Many traders in our community will recall vividly the moment they became interested in technical analysis. Many will testify to the fact that it was moving averages that first peaked their interest. Perhaps we’d placed a 21 day moving average on a daily chart and witnessed how price reacted when it met this virtual barrier. Did it cross through it, was price rejected, did it move sideways in a range?
We then move up to looking at the hundred, or two hundred day simple moving average (SMA) after we’d constantly seen mention of them in articles published by Bloomberg or Reuters. We often saw quotes were the articles referenced analysts suggesting that price was near to, or had recently passed through, these virtual lines drawn on our charts. What did it mean?
The next natural progression is to place several of these moving averages onto a vanilla chart that has little else on it other than price represented by either a bar or line. We then observe many of the moving averages crossing on our daily chart. We note the lower 21 day SMA crossing the 50 SMA on a regular basis. Then a light is literarily switched on in our minds and we wonder if we could add a 10 day moving average to our rainbow of coloured indicators. We then note that as price moves up or down, in order to match bullish or bearish sentiment, the 20 crosses the fifty in what appears to be a correlated activity.
Our next stop is to ‘complicate’ the 10 day SMA a touch. Suppose we make it an EMA as opposed to a simple moving average. Now we note that the divergence, away from the higher moving average, is even sharper when we use the exponential version. It’s generally at this point in our trader metamorphosis that we begin to recognise that moving averages can in fact be quite powerful tools if used correctly. And there’s also the other key use which perhaps dominates their use over and above looking for price action and divergence thereof – where orders may be clustered.
The vision we have in our head of institutional traders is that they conduct their trading business, when buying and selling currency pairs, in a similar manner to us, but that they have banks of monitors to trade with and huge accounts to trade from. This vision is deeply flawed as the trading methods employed by institutional traders differ vastly from that practiced by retail traders.
It’s highly unlikely that the market movers and makers will use a combination of the MACD, PSAR, DMI, ADX and RSI to make their decisions, more likely their orders; buy, stop and take profit limit orders, will gravitate towards looking round numbers and key moving averages such as the 100 or 200 SMAs. Institutional level traders will have huge orders around key handles, such as we saw recently with the AUD/USD at the key critical level of 90.000. They’ll also have many orders clustered around the 100 and 200 SMAs.
Moving averages; their origins, use and calculation
Moving averages smooth the price data to form a trend following indicator. They do not predict price direction, but define the current direction with a lag. Moving averages lag because they are based on past prices. Despite this lag, moving averages help smooth price action and filter out the noise. They also form the building blocks for many other technical indicators and overlays, such as Bollinger Bands and the MACD. The two most popular types of moving averages are the Simple Moving Average (SMA) and the Exponential Moving Average (EMA). These moving averages can be used to identify the direction of the trend or define potential support and resistance levels.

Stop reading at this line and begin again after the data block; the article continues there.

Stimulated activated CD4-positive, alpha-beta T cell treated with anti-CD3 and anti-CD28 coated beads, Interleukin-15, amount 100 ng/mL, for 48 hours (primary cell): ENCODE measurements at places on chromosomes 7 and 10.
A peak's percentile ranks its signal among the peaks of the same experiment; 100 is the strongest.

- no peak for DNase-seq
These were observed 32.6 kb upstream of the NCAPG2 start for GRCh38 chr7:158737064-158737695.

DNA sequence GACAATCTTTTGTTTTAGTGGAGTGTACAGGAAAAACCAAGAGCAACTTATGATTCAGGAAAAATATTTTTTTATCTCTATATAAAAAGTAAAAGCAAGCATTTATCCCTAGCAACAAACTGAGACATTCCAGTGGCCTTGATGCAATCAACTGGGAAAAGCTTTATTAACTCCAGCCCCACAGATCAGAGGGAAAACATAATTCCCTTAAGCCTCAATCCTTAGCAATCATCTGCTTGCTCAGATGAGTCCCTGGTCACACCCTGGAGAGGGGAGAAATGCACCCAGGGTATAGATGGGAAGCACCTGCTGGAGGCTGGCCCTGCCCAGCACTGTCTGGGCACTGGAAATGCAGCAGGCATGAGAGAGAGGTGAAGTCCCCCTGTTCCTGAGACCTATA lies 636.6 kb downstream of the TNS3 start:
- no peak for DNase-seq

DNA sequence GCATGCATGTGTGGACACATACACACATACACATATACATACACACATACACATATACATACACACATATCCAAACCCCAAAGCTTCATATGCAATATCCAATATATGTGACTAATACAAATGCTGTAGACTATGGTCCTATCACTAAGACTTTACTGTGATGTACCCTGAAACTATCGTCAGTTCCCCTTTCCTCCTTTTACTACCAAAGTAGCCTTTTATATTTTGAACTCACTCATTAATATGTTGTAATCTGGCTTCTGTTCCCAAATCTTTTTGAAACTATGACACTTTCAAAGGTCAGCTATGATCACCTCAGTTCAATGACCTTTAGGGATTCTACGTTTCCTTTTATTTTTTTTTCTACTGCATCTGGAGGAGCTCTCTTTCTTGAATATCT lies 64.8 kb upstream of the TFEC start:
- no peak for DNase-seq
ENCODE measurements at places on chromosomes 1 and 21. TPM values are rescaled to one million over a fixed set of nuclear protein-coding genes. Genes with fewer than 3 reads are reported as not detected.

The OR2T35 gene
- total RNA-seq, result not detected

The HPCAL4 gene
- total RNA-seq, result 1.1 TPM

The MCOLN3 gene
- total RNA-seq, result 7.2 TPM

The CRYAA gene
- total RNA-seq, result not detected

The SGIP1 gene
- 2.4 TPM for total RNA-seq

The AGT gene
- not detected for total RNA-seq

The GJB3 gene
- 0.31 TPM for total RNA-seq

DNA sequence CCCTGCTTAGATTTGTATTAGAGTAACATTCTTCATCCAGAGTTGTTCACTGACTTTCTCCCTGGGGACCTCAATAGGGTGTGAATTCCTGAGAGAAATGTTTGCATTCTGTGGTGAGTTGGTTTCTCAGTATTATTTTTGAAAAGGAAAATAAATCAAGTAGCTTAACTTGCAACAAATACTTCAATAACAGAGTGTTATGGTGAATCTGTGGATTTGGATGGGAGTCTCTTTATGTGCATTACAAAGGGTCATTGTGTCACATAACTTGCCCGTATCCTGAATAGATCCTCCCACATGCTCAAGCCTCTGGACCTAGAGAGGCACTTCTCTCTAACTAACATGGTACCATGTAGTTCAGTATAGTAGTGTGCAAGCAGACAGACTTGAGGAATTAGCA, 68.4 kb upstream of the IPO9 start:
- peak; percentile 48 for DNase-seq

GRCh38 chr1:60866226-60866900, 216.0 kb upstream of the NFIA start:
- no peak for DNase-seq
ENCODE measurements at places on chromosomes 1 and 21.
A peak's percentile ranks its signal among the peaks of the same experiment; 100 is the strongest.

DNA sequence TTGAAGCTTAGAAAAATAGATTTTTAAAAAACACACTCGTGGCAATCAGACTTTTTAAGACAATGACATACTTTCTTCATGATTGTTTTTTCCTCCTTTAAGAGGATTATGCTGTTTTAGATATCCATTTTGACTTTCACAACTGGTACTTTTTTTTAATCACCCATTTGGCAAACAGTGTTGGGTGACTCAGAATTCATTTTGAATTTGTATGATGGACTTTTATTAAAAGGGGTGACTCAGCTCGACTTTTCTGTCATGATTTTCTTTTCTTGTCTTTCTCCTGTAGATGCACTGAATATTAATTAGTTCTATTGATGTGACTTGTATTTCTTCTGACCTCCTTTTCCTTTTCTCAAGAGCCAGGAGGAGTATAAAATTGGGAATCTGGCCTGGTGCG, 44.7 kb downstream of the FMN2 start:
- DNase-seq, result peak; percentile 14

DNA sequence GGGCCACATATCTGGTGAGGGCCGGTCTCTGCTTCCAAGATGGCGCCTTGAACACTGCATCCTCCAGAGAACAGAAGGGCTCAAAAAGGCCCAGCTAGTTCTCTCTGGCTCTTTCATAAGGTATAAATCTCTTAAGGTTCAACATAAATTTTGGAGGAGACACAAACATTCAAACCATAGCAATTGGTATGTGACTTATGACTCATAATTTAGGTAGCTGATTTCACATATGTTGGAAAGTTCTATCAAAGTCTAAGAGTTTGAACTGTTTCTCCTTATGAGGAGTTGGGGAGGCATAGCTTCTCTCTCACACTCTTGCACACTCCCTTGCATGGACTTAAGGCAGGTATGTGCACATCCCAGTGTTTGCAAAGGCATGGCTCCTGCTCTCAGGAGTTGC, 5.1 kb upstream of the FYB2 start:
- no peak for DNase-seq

A simple moving average is formed by computing the average price of a security over a specific number of periods. Most moving averages are based on closing prices. A 5-day simple moving average is the five day sum of closing prices divided by five. As its name implies, a moving average is an average that moves. Old data is dropped as new data comes available. This causes the average to move along the time scale. Below is an example of a 5-day moving average evolving over three days.
Moving average crossover trading concepts
A moving-average crossover occurs when plotting two moving averages each based on different degrees of smoothing, the traces of these moving averages cross. It does not predict future direction but shows trends. This indicator uses two (or more) moving averages, a slower moving average and a faster moving average. The faster moving average is a short term moving average. For end-of-day markets, for example, it may be 5, 10 or 25 day period while the slower moving average is medium or long term moving average (e.g. 50, 100 or 200 day period). A short term moving average is faster because it only considers prices over short period of time and is thus more reactive to daily price changes. On the other hand, a long term moving average is deemed slower as it encapsulates prices over a longer period and is more lethargic. However, it tends to smooth out price noises which are often reflected in short term moving averages.
A moving average is often overlaid in price charts to indicate price trends. A crossover occurs when a faster moving average (i.e., a shorter period moving average) crosses a slower moving average (i.e. a longer period moving average). In other words, this is when the shorter period moving average line crosses a longer period moving average line. In trading this meeting point is used either to enter (buy or sell) or exit (sell or buy) the market.
Where simple equally-weighted moving-averages are used is sometimes called a simple moving-average (SMA) crossover. Such a crossover can be used to signal a change in trend and can be used to trigger a trade in an automatic expert advisor trading system.
« Investors look towards the NFP jobs data for further evidence that the USA economic recovery is on a firm footing German wholesale prices fall by 1.7% year on year whilst Australian construction sector shrinks significantly »